Concerns that Bitcoin’s soaring price is of a speculative nature and may one day go bankrupt are not unfounded.

A Nigerian international finance worker, who requested anonymity, said cryptocurrencies are a financial product with significant regulatory risks.

“Governments and central banks have not yet decided if and if cryptocurrencies should be regulated.” he said

“From a technical point of view, I am not 100% sure that the security system used by cryptocurrencies is perfect. I think there are still technical uncertainties.”

Nigeria’s central bank banned banks from engaging in cryptocurrency-related transactions in 2017 to regulate the market, but so far the move has largely gone unenforced.

Cryptocurrency ban

However, the authorities are consolidating their stance this year.

In a statement released on February 7, financial authorities addressed the need to protect the general public from “unregulated and unknown entities.”

Since then, many Nigerians have suffered bank account suspensions due to cryptocurrency-related activities.

Padugdagbe’s bank account phoned him and instructed him to transfer funds because his account was going to be suspended.

But not everyone was so lucky.

A source said that two weeks ago, accounts containing tens of thousands of naira were suspended.

The source, who works as a software engineer, says the bank does not give reasons for the account suspension.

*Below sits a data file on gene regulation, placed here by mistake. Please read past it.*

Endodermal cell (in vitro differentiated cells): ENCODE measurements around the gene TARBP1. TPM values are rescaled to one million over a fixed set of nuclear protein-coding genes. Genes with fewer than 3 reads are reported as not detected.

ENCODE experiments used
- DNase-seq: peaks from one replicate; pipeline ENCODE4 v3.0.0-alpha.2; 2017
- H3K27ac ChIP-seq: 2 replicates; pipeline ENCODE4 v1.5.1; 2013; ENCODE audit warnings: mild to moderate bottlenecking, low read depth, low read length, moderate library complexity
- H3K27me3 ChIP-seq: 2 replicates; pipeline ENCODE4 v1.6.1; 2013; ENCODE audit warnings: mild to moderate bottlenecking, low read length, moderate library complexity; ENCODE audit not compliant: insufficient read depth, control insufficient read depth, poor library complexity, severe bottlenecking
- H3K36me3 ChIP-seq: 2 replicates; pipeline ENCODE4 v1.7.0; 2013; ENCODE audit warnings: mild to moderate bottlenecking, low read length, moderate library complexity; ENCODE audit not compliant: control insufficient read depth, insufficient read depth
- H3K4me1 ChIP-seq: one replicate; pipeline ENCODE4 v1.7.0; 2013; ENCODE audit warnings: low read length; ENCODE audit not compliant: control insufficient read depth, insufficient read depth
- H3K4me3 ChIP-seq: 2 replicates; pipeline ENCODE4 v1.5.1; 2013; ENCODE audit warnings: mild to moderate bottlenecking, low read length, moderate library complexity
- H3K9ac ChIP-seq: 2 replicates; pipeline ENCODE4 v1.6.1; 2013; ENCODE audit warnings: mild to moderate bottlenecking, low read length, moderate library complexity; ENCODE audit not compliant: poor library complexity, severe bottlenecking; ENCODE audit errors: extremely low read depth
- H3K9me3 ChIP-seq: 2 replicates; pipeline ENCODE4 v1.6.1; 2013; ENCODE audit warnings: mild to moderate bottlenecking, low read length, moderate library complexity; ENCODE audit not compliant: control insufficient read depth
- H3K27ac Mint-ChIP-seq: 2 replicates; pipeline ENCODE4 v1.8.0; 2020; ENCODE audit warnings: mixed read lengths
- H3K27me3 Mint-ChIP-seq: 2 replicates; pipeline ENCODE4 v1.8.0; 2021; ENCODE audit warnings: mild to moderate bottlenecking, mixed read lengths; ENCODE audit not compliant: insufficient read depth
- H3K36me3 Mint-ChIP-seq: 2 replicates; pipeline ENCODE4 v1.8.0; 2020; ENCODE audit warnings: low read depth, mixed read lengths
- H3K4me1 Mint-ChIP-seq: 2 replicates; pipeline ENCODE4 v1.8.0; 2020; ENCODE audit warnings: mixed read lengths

He suspects that he has been targeted by the authorities for running a cryptocurrency remittance business.

However, many cryptocurrency investors say they will continue to trade via bank accounts abroad.

It is also said that it can be easily converted to one-to-one remittance. In other words, instead of sending funds through financial institutions and cryptocurrency exchanges, transactions can be made by sending virtual currency directly to the buyer or agent.

‘You can’t stop it completely’

This is the method used by the cryptocurrency community in Nigeria before today’s cryptocurrency trading ecosystem was formed.

Uguu said he had heard a lot of stories about moving businesses to Ghana, Rwanda, and Sierra Leone, which are more friendly in the cryptocurrency industry.

Authorities’ concerns that virtual currency can be used for illegal purposes are not without basis, but some point out that they are over-regulating.

Kingsley Mogalu, who served as vice governor of the Central Bank of Nigeria, said the government should intervene to manage risk through appropriate intervention, rather than block it entirely, given that cryptocurrencies are providing food to many people during a recession.

There are also concerns that Nigeria may miss the opportunity brought by cryptocurrencies. Gvite Oduneye of the Lagos-based brokerage firm EGM Group says:

“Nigeria is the third largest cryptocurrency exchange in the world. If you don’t take advantage of this, someone else will. We need to create an ecosystem and give it rules and regulations.”

‘I believe in cryptocurrencies rather than stocks’

Nigerians also treat cryptocurrencies as a tool to evade foreign currency restrictions.

“There are too many restrictions on what can be done with foreign currency.” Nena Nwachuku of Nigeria’s popular cryptocurrency exchange Paxpool says:

“Nigerians find it easier to use cryptocurrencies as an investment tool.”

Organizers of a protest against police violence in Nigeria have switched to cryptocurrency after bank accounts were frozen

He says interest in the company’s services has grown since around October 2020, when protests against police violence in Nigeria erupted.

When authorities froze bank accounts to crack down on organizers of the protests, they turned to cryptocurrencies.

As a result, the number of subscribers and trading volume on Nwa Chuku’s exchange has increased dramatically.